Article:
Real Marriage is broken into three parts.  As mentioned earlier, chapter one is mostly a re-telling of the Driscolls’ own marriage story.  Chapter two asserts one of the fundamental premises of the book—that “marriage is about friendship” (p23).  Driscoll creates an acrostic using the word “FRIENDS” to teach seven biblical principles for marital friendship.  Chapter three is written directly to men (yes, I read it…I was so curious—wouldn’t you be?) One of my favorite things about this chapter is Pastor Mark’s frank, practical, “cut-through-the-malarkey” tone of voice toward men.  You could easily ask any guy, Christian or not, to read this chapter, and I guarantee he would find it amusing, convicting, and helpful all at the same time.  In the most impacting section of the chapter, Driscoll speaks to the balance between being tough and tender.  He uses characters like “Give ‘em Hell Hank” and “Little Boy Larry” (and lots more) to demonstrate how skewed masculinity manifests itself.  I had to marvel in this section at Driscoll’s ability to be hilarious and sobering at the very same time.  Chapter four, written in Grace’s voice, teaches women how to have “heads, hearts, and hands” of respect, while chapter five addresses the necessity of repentance and forgiveness in marriage.

Part two of Real Marriage looks to the sexual relationship, beginning with chapter six which describes the three ways people tend to view sex—as “God” as “gross,” or as a “gift.”  Chapter seven, written in Grace’s voice, deals with how to recognize and respond to a person who’s been sexually abused.  Chapter eight conveys the far-reaching effects of pornography both spiritually and neurologically.  Chapter nine outlines the difference between being a “selfish” lover and a “servant” lover.  Chapter ten, entitled “Can We __?”, is the book’s most controversial chapter, employing I Corinthians 6:12 to assess what is sexually permissible within marriage.  Again, I think the Driscolls are writing from experience.  As a highly influential pastor, Mark has heard hundreds of people ask the same questions—questions they’re embarrassed to ask, but questions for which they want biblical answers.  Personally, I admire the Driscolls for tackling real and relevant issues that many other authors avoid.  Nevertheless, critics have argued that his I Corinthians 6:12 grid for assessing these issues is faulty because it is rooted in what is “lawful and beneficial” rather than the finished work of Christ.  Finally, part three of Real Marriage is comprised of a single chapter with practical advice for how to “reverse-engineer” your life and marriage.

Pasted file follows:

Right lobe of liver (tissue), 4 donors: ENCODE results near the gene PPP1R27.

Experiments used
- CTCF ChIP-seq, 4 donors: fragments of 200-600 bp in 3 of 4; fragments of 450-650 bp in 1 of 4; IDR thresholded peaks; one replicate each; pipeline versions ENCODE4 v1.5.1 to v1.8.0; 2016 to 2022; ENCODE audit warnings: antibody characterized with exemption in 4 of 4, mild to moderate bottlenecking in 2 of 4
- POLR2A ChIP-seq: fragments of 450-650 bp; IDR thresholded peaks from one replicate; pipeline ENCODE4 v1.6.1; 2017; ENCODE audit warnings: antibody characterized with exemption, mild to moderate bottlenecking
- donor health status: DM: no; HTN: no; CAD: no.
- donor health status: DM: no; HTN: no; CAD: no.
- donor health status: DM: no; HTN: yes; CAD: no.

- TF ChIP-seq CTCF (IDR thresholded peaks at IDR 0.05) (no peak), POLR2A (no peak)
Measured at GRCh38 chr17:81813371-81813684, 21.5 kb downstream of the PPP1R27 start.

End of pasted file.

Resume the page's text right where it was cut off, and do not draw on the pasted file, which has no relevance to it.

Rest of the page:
A Word to Singles
While I was reading Real Marriage, a close single friend asked me whether I thought it would be a beneficial read for singles.  I thought about it for a while before telling her, no.  While I think the accompanying sermon series would probably be helpful for singles, in my opinion, the book simply delves too deeply into sexual issues to be beneficial for singles.  I would, however, highly recommend The Meaning of Marriage to singles.  Ironically, Keller shares that it was the vast number of singles in his church that actually compelled him to write this book on marriage.  He saw warped mentalities alive within the singles of his church, from idealistic beliefs that marriage is an “end-all” to the Seinfeld approach for dating that disqualifies anyone with big hands or strange moles.  It’s no surprise his chapter on singleness is outstanding.  Keller addresses the “goodness” of singleness as well as the difficulty of it, and how to live with a healthy balance of desire and contentment.  He teaches the history of dating, and spends substantial time sharing “practical counsel for marriage seekers.”

Final Thoughts
What are you looking for in a book about marriage?  I suppose, the better question would be, what are you looking for in your marriage?  What are the issues you face?  If you have a past with sexual sin, abuse, or pornography, and are experiencing the ramifications in your marriage, Real Marriage could be a hopeful and edifying read.  If you are waning under the weight of disillusionment, disappointment, or confusion then step into the Kellers’ classroom for a couple of weeks.

Although both books have great attributes, in the end, I must agree with Tim Challies.  When asked to recommend a marriage book, The Meaning of Marriage will be my very first choice.  It is thorough, comprehensive, and cohesive.  In short, if you’re looking to slap a band-aid on your marriage, you can keep on walking past this one.  Tim Keller is not interested in the six simple steps to a happier marriage, or the five key strategies for clearer communication.  He is interested in examining the ideology behind marriage, the original intent of marriage, the meaning of marriage as defined by the Author of marriage. And if you’re willing to follow him on this journey, you’ll discover something far more lasting than the five strategies for clearer communication.  You’ll discover that the true secret to marriage is rooted in one place only—the gospel of Jesus Christ.